Potere, N., Di Nisio, M., Rizzo, G., La Vella, M., Polilli, E., Agostinone, A., Spacone, A., Di Carlo, S., Costantini, A., Abbate, A., Porreca, E., & Parruti, G. (2020). Low-dose subcutaneous tocilizumab to prevent disease progression in patients with moderate COVID-19 pneumonia and hyperinflammation. International Journal of Infectious Diseases : IJID : Official Publication of the International Society for Infectious Diseases, 100, 421-424. https://doi.org/10.1016/j.ijid.2020.07.078
Potere N, et al. Low-dose Subcutaneous Tocilizumab to Prevent Disease Progression in Patients With Moderate COVID-19 Pneumonia and Hyperinflammation. Int J Infect Dis. 2020 Aug 6;100:421-424. PubMed PMID: 32768701.
* Article titles in AMA citation format should be in sentence-case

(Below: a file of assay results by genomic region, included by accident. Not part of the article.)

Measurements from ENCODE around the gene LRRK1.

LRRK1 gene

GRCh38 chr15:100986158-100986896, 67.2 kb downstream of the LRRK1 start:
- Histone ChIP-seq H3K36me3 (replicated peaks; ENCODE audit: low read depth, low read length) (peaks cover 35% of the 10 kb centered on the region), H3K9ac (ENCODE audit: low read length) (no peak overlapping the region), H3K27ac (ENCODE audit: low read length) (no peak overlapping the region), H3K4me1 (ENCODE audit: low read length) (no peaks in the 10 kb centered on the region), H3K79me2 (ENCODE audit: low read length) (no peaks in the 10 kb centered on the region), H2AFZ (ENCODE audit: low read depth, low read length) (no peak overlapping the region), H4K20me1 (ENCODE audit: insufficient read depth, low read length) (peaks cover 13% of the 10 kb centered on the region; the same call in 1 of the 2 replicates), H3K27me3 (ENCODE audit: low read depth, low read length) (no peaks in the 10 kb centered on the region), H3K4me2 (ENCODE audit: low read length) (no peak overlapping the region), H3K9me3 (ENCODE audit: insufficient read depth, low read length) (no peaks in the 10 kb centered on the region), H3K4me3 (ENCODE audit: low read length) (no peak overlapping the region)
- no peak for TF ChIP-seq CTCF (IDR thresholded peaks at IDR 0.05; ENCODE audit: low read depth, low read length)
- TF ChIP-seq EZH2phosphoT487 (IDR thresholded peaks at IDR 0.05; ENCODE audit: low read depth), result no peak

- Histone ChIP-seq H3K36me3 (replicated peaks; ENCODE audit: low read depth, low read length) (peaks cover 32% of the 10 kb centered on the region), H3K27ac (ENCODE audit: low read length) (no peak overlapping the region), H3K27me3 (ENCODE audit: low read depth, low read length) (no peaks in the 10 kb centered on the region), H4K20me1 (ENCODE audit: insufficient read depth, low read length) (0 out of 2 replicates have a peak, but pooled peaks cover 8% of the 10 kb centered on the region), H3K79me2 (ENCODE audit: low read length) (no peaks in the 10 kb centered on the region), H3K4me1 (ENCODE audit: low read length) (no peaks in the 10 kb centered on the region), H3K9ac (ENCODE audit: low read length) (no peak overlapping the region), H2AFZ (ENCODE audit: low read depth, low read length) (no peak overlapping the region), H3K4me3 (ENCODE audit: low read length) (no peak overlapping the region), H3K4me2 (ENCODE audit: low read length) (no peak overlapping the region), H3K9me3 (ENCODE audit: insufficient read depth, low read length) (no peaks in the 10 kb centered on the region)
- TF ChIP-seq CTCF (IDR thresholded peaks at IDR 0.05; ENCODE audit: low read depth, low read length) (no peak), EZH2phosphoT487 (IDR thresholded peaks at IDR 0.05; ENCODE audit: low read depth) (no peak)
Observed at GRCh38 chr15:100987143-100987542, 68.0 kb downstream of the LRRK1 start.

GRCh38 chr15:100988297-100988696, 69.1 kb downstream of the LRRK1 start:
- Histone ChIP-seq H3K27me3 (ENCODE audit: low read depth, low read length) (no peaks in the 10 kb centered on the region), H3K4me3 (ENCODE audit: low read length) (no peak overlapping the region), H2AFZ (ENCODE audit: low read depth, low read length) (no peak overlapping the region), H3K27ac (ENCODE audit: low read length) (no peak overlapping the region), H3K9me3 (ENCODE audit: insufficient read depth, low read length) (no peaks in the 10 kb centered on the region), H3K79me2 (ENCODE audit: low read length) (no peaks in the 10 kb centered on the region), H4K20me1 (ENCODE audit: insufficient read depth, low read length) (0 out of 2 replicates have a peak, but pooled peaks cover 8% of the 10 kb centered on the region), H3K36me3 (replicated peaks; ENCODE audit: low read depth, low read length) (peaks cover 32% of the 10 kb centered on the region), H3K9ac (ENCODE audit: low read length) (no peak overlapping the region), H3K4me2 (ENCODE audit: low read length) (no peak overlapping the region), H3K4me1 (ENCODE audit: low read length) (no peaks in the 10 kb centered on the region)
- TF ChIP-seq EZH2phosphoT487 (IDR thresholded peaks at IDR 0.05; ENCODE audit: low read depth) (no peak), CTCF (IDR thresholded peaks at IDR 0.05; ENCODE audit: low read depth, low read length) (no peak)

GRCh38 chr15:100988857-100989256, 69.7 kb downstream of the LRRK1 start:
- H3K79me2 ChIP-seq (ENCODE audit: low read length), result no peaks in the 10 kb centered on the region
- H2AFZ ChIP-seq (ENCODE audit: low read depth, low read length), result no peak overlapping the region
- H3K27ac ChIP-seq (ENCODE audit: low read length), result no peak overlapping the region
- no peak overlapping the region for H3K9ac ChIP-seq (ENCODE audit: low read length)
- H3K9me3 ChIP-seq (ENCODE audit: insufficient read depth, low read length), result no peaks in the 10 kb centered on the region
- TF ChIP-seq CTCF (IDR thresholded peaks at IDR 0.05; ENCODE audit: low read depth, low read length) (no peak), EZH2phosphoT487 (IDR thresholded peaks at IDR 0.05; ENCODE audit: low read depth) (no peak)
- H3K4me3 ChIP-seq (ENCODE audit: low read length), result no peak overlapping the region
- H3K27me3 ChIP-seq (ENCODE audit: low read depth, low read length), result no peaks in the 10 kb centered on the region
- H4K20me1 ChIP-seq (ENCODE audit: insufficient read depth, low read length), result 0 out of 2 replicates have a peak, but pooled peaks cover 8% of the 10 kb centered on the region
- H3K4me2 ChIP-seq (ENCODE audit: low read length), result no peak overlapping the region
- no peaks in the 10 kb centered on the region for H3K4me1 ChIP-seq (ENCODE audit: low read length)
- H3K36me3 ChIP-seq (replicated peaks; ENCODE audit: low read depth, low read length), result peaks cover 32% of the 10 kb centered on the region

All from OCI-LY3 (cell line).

TY - JOUR T1 - Low-dose subcutaneous tocilizumab to prevent disease progression in patients with moderate COVID-19 pneumonia and hyperinflammation. AU - Potere,Nicola, AU - Di Nisio,Marcello, AU - Rizzo,Giulia, AU - La Vella,Matteo, AU - Polilli,Ennio, AU - Agostinone,Adriana, AU - Spacone,Antonella, AU - Di Carlo,Silvio, AU - Costantini,Alberto, AU - Abbate,Antonio, AU - Porreca,Ettore, AU - Parruti,Giustino, Y1 - 2020/08/06/ PY - 2020/06/23/received PY - 2020/07/04/revised PY - 2020/07/23/accepted PY - 2020/8/10/pubmed PY - 2020/8/10/medline PY - 2020/8/10/entrez KW - COVID-19 KW - Cytokine release syndrome KW - IL-6 KW - Inflammation KW - SARS-CoV-2 KW - Tocilizumab SP - 421 EP - 424 JF - International journal of infectious diseases : IJID : official publication of the International Society for Infectious Diseases JO - Int J Infect Dis VL - 100 N2 - AIM: This study aimed to evaluate the safety and efficacy profile of low-dose tocilizumab (TCZ), to prevent disease progression, subcutaneously administered to patients with moderate COVID-19 pneumonia and hyperinflammation. METHODS: Clinical characteristics and outcomes were retrospectively analysed of patients - with laboratory-confirmed bilateral COVID-19 pneumonia, hyperinflammation (C-reactive protein (CRP) ≥20 mg/dL), no hypoxaemia (oxygen saturation >90%), and no contraindications to TCZ - who were treated with subcutaneous TCZ (324 mg) administered within 48 h from hospitalization on top of standard of care (SOC). They were compared with matched controls treated with SOC only before TCZ was available at the institution. Clinical data were available for all patients until death or until day 35 for those discharged from hospital. FINDINGS: Ten consecutive patients (six males, median age 55 years) treated with TCZ on top of SOC, and ten patients (six males, median age 56 years) treated with SOC only were included. TCZ was well-tolerated with no clinically relevant adverse events. TCZ was associated with a reduction in CRP at day 1 (-50%, IQR -28 to -80) and day 3 (-89%, IQR -79 to -96; p = 0.005 for within-group), whereas there was no significant change in CRP values in the SOC group (p < 0.001 for between-group comparisons at both time points). TCZ resulted in a parallel improvement in oxygenation, as assessed by the ratio of partial pressure of oxygen to fraction of inspired oxygen (P/F) ratio, which increased at day 1 (+11%, IQR +6 to +16; p = 0.005 for within-group and p = 0.006 for between-group comparisons), and day 3 (+23%, IQR +16 to +34; p = 0.005 for within-group and p = 0.003 for between-group comparisons). None of the TCZ-treated patients had disease progression, defined as requirement of oxygen therapy or mechanical ventilation, whereas progression occurred in five (50%) patients among the SOC group. CONCLUSIONS: Low-dose subcutaneous TCZ may be a safe and promising therapeutic option administered on top of SOC to prevent disease progression in hospitalised patients with moderate COVID-19 and hyperinflammation. SN - 1878-3511 UR - https://www.unboundmedicine.com/medline/citation/32768701/Low_Dose_Subcutaneous_Tocilizumab_to_Prevent_Disease_Progression_in_Patients_with_Moderate_COVID_19_Pneumonia_and_Hyperinflammation_ L2 - https://linkinghub.elsevier.com/retrieve/pii/S1201-9712(20)30616-0 DB - PRIME DP - Unbound Medicine ER -